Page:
Scientific evidence is also brought to the table. It is asserted that since the female body treats male fetuses as foreign agents, it attempts to “feminize” them with estrogen. It gets progressively better at doing this, resulting in a higher incidence of homosexuality among boys who further down in birth order. A human’s capacity to decide what they will do is dismissed in favor of acting according to what their bodies tell them to do.

The film inadvertently depicts the costly side effects of sinful behavior. It clearly shows how homosexuality can tear a family apart. It splits at least two families in the film, as Amy Gephardt and Gene Robinson (who in 2003 became the first openly gay bishop in the history of the Episcopal Church) abandon their spouses (and, in Robinson’s case, their children) in pursuit of same-sex lovers.

At one point, a statistic is presented indicating that homosexuals are much more likely to commit suicide than their peers. This is meant to be a sobering argument for complete acceptance of homosexuals (all that socially-imposed guilt is what is driving them to death), but it left me wondering whether it was a valid argument. If we studied suicide rates for other oppressed or marginalized groups throughout history, such as blacks or Jews, would we find similar statistics? In this enlightened age, where homosexual acceptance dominates the media and tolerance is trumpeted, could the homosexual suicide rate owe more to a conscious (albeit suppressed) sense of guilt than to an outwardly imposed sense of shame?

One issue the film does raise — painfully, in my case, since I grew up in a conservative Christian household — is Christians’ hypocrisy on the issue. To a great extent, the church has treated homosexuality as a special sin. At one point, the film allows a 2004 clip of fundamentalist preacher Jimmy Swaggart to roll unimpeded. His sneering tone as he derides homosexual marriage is embarrassing and, frankly, incomprehensible to me in light of his own sexual indiscretions.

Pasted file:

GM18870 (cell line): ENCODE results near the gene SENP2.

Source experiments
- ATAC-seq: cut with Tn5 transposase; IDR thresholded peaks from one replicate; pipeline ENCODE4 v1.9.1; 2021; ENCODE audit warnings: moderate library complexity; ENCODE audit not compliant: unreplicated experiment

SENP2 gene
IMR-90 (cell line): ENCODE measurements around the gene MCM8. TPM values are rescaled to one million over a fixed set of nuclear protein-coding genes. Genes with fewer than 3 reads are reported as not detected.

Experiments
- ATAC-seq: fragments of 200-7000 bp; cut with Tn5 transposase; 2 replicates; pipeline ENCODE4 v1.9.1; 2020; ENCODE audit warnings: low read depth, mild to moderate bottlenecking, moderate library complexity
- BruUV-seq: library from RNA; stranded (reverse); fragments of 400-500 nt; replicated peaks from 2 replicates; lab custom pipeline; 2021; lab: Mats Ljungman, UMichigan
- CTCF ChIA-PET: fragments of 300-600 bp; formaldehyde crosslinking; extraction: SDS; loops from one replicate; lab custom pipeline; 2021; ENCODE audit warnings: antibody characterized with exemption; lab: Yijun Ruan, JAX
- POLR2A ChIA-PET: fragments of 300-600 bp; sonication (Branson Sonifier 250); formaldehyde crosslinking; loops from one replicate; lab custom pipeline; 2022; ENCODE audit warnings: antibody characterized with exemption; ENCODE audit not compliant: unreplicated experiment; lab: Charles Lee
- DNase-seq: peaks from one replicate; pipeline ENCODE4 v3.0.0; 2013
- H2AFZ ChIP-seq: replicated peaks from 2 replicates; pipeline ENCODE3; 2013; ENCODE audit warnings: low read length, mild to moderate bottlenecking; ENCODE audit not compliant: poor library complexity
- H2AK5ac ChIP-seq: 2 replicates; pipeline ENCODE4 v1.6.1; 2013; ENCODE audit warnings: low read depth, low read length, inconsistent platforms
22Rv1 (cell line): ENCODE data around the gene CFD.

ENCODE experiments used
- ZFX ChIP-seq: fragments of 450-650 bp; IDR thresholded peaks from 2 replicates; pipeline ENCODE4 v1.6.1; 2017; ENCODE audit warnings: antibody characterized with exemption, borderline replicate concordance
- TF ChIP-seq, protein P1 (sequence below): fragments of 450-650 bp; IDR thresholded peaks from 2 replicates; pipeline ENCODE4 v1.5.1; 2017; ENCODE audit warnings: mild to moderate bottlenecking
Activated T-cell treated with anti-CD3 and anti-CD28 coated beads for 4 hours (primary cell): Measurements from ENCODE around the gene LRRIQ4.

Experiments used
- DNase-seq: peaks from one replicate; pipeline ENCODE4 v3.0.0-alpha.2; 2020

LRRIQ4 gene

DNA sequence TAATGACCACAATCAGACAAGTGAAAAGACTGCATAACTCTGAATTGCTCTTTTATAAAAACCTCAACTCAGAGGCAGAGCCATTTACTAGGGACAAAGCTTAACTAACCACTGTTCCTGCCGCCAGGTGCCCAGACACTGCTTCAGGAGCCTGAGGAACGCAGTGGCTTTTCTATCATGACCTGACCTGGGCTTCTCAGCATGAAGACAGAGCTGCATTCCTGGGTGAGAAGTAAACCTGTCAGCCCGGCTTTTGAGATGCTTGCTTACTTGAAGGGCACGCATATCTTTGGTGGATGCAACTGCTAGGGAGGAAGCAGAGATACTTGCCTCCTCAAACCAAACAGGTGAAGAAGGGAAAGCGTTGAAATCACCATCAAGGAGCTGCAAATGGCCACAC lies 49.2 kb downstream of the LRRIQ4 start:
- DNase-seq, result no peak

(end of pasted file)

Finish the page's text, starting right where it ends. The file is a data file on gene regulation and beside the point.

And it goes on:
One positive effect that this film had on me is that it sharpened my sensitivity to the fact that I share a common boat of desperation with homosexuals. My personal struggles with heterosexual immorality are every bit as serious as their struggles with homosexuality. My need for a Savior is every bit as acute. My own need to conform my life to the arc of the Gospel is every bit as relevant.

That said, this secular critique of the Christian position on homosexuality goes awry at one crucial point. It assumes that since homosexuality is a desire that comes naturally to some people, it must also be acceptable. Substitute the word “pedophilia” for “homosexuality,” and you will have glimpsed the severity of the problem.

Science may one day prove that some are sexually attracted to children by virtue of their birth. Would that discovery compel us to recognize the legitimacy of that sexual pursuit? Don’t laugh yet. In recent years, some scholars have seriously begun to consider the question. (Judith Levine triggered a firestorm of controversy with her 2002 book, “Harmful to Minors: The Perils of Protecting Children from Sex.”) Here in Portland, a man named Jack McClellan who openly admitted his sexual preference for young girls operated a blog where he posted photographs of young girls taken on the street and fantasized about sexual experiences with children. He was eventually run out of town, but one can easily imagine how he could be spun to a more desensitized generation as a civil-liberties martyr simply trying to live out his sexual preference.

This film, which is a powerful piece of propaganda in favor of complete, unquestioned acceptance of the homosexual lifestyle, unwittingly contains a scene that revives the most important question. “The real issue,” Dr. Albert Mohler says in an interview on Larry King Live, “is the authority of Scripture.”